Focusing on immigrants does not contribute to these structural changes and instead creates an unsafe and divisive society. We see the widespread use of racist, aggressive and militarised rhetoric on social media, as well as a trend of blaming foreigners for social ills. Ordinary people have been threatened in public spaces with nationalist and/or anti-foreigner language. To identify “true blue Singaporeans”, people appeal to prejudices about race, class, skin colour, names, accent, language, and other markers of difference, creating an oppressive society where people constantly discriminate against one another. This supports various forms of discrimination, not just against non-Singaporeans but also among Singaporeans – for example, on the basis of gender, age, disability, class, ethnicity, descent and other characteristics.

This anti-foreigner approach also stifles constructive political discussion. Some elevate pink identity cards or National Service to sacred emblems of belonging and entitlement, which cannot then be discussed openly and inclusively. Discussion of immigration policy does not take place in a vacuum. If we keep describing the presence of migrants as illegitimate and a threat to Singaporeans, this has inevitable effects on the treatment of migrants who are already in Singapore. We must conduct any discussion of state policy in a way that is fully mindful of those effects.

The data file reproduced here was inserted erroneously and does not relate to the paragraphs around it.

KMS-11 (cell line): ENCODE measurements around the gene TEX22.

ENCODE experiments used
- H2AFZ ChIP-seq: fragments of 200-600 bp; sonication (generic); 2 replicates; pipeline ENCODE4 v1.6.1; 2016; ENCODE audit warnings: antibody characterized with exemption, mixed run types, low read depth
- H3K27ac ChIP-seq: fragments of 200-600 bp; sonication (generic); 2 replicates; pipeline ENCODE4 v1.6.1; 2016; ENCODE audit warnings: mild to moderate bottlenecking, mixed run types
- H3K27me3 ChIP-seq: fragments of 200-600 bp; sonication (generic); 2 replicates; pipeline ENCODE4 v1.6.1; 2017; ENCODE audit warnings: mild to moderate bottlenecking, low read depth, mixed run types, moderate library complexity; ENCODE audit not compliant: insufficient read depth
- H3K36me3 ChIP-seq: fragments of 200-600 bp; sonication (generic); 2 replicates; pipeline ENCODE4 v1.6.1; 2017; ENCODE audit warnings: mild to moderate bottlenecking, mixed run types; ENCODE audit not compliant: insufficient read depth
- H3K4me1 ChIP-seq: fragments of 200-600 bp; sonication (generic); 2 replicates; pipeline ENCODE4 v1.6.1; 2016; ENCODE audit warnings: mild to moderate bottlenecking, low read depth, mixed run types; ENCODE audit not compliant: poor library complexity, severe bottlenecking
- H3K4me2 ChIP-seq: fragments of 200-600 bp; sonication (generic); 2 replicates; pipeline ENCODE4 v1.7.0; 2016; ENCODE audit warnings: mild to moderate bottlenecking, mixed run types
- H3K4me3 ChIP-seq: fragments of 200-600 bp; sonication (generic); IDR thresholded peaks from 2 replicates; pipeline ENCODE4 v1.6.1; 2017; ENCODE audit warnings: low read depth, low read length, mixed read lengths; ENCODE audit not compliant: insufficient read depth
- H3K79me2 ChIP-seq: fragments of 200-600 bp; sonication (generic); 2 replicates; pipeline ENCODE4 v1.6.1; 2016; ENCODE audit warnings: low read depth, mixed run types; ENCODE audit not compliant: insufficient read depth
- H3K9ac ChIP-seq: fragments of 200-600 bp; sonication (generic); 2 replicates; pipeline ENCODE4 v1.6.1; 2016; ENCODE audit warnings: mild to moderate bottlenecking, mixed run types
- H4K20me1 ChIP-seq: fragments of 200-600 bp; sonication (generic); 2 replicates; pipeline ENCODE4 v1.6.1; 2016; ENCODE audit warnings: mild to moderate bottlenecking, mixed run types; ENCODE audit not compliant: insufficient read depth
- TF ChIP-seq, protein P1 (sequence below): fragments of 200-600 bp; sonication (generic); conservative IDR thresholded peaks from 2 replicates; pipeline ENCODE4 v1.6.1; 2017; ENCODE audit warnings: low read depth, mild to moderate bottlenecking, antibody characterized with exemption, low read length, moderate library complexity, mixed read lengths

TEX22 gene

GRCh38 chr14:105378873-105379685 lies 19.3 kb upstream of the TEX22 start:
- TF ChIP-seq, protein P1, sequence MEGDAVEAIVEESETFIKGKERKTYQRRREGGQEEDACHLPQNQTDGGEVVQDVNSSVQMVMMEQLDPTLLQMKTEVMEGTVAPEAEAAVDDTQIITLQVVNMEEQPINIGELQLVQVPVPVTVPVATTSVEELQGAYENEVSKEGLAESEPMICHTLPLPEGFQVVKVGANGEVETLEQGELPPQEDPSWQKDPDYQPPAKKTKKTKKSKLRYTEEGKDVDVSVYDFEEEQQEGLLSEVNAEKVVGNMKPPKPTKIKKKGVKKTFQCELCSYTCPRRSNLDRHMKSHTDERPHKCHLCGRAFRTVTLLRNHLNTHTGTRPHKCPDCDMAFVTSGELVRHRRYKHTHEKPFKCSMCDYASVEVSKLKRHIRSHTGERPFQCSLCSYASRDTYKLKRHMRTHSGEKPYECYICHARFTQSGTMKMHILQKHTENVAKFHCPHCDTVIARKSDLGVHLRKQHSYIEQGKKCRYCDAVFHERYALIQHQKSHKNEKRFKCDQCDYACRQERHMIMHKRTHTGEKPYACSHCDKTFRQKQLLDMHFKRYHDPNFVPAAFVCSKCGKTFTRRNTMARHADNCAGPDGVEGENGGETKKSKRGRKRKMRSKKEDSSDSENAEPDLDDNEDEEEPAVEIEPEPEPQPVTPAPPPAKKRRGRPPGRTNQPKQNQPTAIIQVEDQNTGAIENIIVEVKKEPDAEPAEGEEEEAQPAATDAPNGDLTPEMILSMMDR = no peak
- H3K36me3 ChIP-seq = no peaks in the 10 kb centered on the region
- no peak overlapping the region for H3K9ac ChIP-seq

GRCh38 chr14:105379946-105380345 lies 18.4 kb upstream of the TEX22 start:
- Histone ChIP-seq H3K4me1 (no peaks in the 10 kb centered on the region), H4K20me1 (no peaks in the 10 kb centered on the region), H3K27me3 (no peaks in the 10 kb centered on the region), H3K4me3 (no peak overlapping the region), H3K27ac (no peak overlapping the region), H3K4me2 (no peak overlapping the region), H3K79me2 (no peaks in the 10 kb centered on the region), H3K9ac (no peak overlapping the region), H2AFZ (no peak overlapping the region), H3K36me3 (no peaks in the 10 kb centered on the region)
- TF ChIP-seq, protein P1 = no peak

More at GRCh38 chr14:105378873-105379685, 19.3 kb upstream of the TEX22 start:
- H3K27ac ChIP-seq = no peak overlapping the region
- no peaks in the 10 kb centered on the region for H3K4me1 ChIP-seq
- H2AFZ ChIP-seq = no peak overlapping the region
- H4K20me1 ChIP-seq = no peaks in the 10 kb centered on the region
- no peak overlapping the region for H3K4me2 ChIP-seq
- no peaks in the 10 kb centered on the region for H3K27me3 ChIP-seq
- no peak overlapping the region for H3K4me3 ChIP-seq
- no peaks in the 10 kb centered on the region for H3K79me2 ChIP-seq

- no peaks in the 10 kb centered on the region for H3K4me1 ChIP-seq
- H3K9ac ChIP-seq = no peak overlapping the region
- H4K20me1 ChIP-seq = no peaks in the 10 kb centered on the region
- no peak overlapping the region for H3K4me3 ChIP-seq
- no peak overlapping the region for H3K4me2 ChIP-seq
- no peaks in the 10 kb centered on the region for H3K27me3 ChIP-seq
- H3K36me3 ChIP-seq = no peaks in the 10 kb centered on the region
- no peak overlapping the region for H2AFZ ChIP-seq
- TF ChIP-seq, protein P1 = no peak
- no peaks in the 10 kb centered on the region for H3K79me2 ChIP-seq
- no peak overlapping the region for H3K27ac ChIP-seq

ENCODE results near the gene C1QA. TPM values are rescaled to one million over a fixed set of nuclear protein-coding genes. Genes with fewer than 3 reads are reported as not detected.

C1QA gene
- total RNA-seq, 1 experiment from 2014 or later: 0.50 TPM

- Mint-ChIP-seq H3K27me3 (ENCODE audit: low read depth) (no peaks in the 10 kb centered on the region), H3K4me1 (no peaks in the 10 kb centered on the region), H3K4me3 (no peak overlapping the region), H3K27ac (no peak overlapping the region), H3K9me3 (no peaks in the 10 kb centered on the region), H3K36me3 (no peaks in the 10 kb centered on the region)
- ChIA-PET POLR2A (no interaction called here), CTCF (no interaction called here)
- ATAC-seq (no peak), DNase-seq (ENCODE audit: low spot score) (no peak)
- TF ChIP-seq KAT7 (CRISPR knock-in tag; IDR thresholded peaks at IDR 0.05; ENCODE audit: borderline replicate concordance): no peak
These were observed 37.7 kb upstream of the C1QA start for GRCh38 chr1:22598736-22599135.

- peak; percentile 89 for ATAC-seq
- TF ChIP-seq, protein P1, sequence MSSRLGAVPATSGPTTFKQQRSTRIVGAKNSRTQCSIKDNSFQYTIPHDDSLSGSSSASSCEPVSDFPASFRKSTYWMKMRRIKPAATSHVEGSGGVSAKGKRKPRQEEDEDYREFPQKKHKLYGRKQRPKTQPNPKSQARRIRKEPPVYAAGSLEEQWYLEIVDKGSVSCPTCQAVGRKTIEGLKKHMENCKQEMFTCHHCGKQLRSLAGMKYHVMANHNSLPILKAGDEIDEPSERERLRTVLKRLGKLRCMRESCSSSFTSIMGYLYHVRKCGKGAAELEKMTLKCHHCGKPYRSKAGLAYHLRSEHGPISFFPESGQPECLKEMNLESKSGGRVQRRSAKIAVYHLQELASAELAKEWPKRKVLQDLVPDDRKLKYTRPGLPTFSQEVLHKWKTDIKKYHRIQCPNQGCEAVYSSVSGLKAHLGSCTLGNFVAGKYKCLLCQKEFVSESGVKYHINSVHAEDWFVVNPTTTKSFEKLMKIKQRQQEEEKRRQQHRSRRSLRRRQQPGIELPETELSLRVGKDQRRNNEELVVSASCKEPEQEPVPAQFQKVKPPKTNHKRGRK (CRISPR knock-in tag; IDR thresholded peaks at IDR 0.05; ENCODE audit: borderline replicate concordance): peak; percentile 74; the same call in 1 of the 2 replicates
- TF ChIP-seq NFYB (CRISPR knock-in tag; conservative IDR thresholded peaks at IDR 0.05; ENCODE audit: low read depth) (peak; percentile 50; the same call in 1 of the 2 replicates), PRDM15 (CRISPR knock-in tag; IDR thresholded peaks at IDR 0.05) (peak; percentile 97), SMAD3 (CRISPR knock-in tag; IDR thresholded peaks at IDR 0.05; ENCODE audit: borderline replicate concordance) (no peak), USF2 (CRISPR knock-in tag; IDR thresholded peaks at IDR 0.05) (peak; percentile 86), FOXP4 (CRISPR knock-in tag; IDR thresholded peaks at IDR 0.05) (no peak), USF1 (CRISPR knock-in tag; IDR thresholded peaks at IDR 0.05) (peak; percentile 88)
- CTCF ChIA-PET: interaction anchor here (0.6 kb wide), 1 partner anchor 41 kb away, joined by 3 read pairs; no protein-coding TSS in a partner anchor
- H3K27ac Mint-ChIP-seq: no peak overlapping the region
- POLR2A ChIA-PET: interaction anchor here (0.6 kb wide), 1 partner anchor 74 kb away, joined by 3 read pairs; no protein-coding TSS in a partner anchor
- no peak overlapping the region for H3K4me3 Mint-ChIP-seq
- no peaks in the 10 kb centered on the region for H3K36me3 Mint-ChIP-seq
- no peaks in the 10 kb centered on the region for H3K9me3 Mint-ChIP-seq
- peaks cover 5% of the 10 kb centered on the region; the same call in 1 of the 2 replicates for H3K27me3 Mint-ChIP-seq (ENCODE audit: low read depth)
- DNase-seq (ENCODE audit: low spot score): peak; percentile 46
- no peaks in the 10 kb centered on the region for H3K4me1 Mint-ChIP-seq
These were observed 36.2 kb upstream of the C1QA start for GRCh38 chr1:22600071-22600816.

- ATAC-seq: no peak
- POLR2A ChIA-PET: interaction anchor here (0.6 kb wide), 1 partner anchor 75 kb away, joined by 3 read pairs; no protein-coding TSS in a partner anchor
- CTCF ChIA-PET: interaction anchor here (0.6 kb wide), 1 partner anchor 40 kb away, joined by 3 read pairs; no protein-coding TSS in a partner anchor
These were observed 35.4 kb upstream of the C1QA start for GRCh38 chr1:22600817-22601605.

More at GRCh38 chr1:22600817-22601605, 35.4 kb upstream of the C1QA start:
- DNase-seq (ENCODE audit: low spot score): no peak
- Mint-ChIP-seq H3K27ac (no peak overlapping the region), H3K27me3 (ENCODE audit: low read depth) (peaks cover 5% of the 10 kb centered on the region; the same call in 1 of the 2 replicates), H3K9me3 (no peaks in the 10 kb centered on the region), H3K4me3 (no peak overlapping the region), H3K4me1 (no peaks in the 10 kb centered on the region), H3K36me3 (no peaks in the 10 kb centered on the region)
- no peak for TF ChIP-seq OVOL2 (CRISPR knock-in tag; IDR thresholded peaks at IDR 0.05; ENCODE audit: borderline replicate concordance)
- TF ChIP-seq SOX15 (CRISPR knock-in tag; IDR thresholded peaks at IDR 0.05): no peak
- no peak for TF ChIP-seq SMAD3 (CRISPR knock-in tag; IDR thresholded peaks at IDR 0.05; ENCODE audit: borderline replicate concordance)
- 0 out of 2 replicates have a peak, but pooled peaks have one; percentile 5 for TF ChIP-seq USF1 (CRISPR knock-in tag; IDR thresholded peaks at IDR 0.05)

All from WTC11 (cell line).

For years, Government policy and rhetoric have marginalised migrants and others, for instance by not giving domestic workers full and equal employment protections. Even though the Government’s policies have an inevitable impact on societal discrimination, each of us must be responsible for the impact of our own contributions to Singapore’s social climate and political conversation.